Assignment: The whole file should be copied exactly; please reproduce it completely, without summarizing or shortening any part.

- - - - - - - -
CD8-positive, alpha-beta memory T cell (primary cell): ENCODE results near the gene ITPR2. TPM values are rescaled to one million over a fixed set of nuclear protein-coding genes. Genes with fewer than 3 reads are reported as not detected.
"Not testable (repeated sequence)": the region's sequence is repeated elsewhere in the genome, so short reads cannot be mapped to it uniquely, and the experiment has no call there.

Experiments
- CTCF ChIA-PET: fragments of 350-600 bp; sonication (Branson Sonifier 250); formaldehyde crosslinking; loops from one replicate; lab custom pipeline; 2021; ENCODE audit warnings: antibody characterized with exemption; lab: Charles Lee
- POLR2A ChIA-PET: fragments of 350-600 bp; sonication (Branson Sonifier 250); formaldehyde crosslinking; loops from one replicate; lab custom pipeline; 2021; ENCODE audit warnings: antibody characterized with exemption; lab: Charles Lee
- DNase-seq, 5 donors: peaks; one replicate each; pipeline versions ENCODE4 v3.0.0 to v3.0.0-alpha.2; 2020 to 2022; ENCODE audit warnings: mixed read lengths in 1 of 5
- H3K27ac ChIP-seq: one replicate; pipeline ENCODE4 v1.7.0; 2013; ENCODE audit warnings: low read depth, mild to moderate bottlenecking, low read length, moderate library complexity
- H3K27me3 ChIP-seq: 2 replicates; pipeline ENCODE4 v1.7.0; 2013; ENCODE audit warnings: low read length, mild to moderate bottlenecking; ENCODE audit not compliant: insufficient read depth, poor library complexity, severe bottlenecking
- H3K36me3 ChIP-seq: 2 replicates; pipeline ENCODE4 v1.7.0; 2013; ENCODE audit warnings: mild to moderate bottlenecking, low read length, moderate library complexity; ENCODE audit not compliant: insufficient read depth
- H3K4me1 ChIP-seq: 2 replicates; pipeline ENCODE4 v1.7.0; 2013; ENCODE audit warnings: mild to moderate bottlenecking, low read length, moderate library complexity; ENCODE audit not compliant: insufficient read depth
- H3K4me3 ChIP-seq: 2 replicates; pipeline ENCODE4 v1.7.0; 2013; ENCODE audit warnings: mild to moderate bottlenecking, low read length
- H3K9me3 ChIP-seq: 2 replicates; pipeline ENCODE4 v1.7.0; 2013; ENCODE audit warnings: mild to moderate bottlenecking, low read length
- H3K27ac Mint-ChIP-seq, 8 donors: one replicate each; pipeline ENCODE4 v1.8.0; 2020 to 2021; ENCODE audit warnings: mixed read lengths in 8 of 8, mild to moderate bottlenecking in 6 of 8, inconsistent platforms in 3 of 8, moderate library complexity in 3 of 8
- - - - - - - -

CD8-positive, alpha-beta memory T cell (primary cell): ENCODE results near the gene ITPR2. TPM values are rescaled to one million over a fixed set of nuclear protein-coding genes. Genes with fewer than 3 reads are reported as not detected.
"Not testable (repeated sequence)": the region's sequence is repeated elsewhere in the genome, so short reads cannot be mapped to it uniquely, and the experiment has no call there.

Experiments
- CTCF ChIA-PET: fragments of 350-600 bp; sonication (Branson Sonifier 250); formaldehyde crosslinking; loops from one replicate; lab custom pipeline; 2021; ENCODE audit warnings: antibody characterized with exemption; lab: Charles Lee
- POLR2A ChIA-PET: fragments of 350-600 bp; sonication (Branson Sonifier 250); formaldehyde crosslinking; loops from one replicate; lab custom pipeline; 2021; ENCODE audit warnings: antibody characterized with exemption; lab: Charles Lee
- DNase-seq, 5 donors: peaks; one replicate each; pipeline versions ENCODE4 v3.0.0 to v3.0.0-alpha.2; 2020 to 2022; ENCODE audit warnings: mixed read lengths in 1 of 5
- H3K27ac ChIP-seq: one replicate; pipeline ENCODE4 v1.7.0; 2013; ENCODE audit warnings: low read depth, mild to moderate bottlenecking, low read length, moderate library complexity
- H3K27me3 ChIP-seq: 2 replicates; pipeline ENCODE4 v1.7.0; 2013; ENCODE audit warnings: low read length, mild to moderate bottlenecking; ENCODE audit not compliant: insufficient read depth, poor library complexity, severe bottlenecking
- H3K36me3 ChIP-seq: 2 replicates; pipeline ENCODE4 v1.7.0; 2013; ENCODE audit warnings: mild to moderate bottlenecking, low read length, moderate library complexity; ENCODE audit not compliant: insufficient read depth
- H3K4me1 ChIP-seq: 2 replicates; pipeline ENCODE4 v1.7.0; 2013; ENCODE audit warnings: mild to moderate bottlenecking, low read length, moderate library complexity; ENCODE audit not compliant: insufficient read depth
- H3K4me3 ChIP-seq: 2 replicates; pipeline ENCODE4 v1.7.0; 2013; ENCODE audit warnings: mild to moderate bottlenecking, low read length
- H3K9me3 ChIP-seq: 2 replicates; pipeline ENCODE4 v1.7.0; 2013; ENCODE audit warnings: mild to moderate bottlenecking, low read length
- H3K27ac Mint-ChIP-seq, 8 donors: one replicate each; pipeline ENCODE4 v1.8.0; 2020 to 2021; ENCODE audit warnings: mixed read lengths in 8 of 8, mild to moderate bottlenecking in 6 of 8, inconsistent platforms in 3 of 8, moderate library complexity in 3 of 8